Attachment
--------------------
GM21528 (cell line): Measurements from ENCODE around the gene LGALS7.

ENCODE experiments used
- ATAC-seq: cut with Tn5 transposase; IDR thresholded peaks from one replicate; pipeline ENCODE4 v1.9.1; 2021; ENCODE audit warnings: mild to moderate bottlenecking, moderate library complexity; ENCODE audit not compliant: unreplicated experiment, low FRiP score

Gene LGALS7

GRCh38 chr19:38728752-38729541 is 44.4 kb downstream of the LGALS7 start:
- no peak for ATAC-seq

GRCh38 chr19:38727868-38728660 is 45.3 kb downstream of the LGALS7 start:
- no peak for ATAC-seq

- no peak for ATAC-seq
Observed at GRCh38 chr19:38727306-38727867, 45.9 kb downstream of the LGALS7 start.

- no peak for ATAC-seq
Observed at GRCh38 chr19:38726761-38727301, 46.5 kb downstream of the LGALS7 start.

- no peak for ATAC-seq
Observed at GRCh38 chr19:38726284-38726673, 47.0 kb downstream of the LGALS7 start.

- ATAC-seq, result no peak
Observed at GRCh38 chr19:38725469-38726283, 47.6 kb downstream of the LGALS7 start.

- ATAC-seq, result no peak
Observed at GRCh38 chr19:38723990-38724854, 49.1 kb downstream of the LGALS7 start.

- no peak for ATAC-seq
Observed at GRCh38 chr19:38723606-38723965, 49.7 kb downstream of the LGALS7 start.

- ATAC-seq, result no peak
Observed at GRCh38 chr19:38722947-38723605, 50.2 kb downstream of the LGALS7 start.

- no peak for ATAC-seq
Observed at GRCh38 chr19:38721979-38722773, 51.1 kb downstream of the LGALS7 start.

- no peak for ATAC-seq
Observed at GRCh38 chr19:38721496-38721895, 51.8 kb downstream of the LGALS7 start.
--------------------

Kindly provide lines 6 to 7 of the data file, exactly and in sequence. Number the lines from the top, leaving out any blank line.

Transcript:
- no peak for ATAC-seq

GRCh38 chr19:38727868-38728660 is 45.3 kb downstream of the LGALS7 start: